The commission's order requires Frontier to cap Verizon's rates for a year, and to waive waive early termination fees for 90 days after the sale closes, if Verizon customers with bundled services decide not to switch to Frontier.
"These are good consumer protections," Harris said.
On the other hand, Harris said he was disappointed that the commission didn't require an independent audit of Verizon's plan to switch over its operating systems to Frontier.
The companies have said that Verizon phone-line and broadband customers will have an easy time switching over to Frontier.
Once the deal closes, Frontier would control 85 percent of the landlines in West Virginia. Frontier already has 138,600 landline customers in the state. The company would have more customers in West Virginia than in any other state.
"We're very excited and ready to do business with the rest of West Virginia," said Steve Crosby, a Frontier spokesman.
Verizon's 2,100 employees in West Virginia will become Frontier workers. Verizon must continue to fund the pension accounts for employees moving to Frontier, according to the order.
Frontier plans to offer high-speed broadband to 85 percent of its customers by 2013 -- another condition in the PSC's order. Verizon now offers broadband to about 60 percent of customers.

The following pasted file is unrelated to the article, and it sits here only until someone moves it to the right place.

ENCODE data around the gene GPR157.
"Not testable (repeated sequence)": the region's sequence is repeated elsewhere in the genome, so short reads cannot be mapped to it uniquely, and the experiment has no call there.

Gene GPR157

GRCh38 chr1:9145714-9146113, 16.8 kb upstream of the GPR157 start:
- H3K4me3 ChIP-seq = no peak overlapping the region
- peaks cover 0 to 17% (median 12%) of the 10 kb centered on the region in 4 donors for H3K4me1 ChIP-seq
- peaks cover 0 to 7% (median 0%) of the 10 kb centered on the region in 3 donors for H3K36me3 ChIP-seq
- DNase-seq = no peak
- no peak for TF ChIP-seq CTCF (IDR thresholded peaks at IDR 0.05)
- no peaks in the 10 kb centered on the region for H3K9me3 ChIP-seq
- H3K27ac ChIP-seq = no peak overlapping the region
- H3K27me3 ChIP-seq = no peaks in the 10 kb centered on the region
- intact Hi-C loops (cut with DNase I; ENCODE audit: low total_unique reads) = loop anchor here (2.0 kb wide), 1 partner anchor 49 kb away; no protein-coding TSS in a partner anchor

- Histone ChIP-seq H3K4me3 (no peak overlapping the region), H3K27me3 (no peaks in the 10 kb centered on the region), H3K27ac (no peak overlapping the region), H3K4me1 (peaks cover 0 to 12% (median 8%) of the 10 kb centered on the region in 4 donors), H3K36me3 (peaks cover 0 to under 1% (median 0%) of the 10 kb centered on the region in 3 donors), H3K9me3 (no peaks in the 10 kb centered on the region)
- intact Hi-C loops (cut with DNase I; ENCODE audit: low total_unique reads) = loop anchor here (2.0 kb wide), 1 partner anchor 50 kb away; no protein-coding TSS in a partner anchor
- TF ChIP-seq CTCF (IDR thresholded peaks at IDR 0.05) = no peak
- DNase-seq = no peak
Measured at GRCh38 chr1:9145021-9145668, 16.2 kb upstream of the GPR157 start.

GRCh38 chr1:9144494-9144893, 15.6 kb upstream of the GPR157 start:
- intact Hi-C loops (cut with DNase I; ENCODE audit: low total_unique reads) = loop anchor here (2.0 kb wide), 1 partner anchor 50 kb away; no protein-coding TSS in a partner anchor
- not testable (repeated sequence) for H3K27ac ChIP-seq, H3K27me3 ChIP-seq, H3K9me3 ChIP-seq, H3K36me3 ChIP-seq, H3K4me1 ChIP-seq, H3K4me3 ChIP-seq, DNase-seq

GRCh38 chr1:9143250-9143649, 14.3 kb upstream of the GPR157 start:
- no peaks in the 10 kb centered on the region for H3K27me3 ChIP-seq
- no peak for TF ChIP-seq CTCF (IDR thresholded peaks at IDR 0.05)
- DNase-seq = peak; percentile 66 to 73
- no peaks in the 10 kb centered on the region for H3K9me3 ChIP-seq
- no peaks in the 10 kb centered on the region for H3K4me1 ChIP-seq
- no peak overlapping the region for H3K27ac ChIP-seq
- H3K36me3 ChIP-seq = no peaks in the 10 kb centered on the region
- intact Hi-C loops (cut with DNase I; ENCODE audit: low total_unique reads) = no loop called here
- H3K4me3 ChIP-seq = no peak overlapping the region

"We believe we're the right company to be taking broadband to the state of West Virginia," Crosby said.
Frontier also has pledged to honor existing labor agreements and not lay off any technicians and installers for at least 18 months.
Although Frontier has promised to open a regional headquarters in Charleston and add 40 management jobs, union officials have predicted Frontier would shift many customer support jobs to offices in other states, resulting in a "net job loss" after the sale.
Frontier also plans to hire nine general managers who will oversee geographic markets throughout the state.
"The state of West Virginia must make Frontier keep their word concerning treating their employees decently, and improving the service Verizon was required to do all along," Kanawha County Commission President Kent Carper said Thursday.
Across West Virginia and the 13 other states, Frontier's wire lines would increase from 2.2. million to 7 million after the companies complete the deal. Frontier's employment would jump from 5,600 to 16,000 workers.
The commission voted 2-1 to approve the sale, with Commissioner Ed Staats dissenting.
Reach Eric Eyre at erice...@wvgazette.com or 304-348-4869.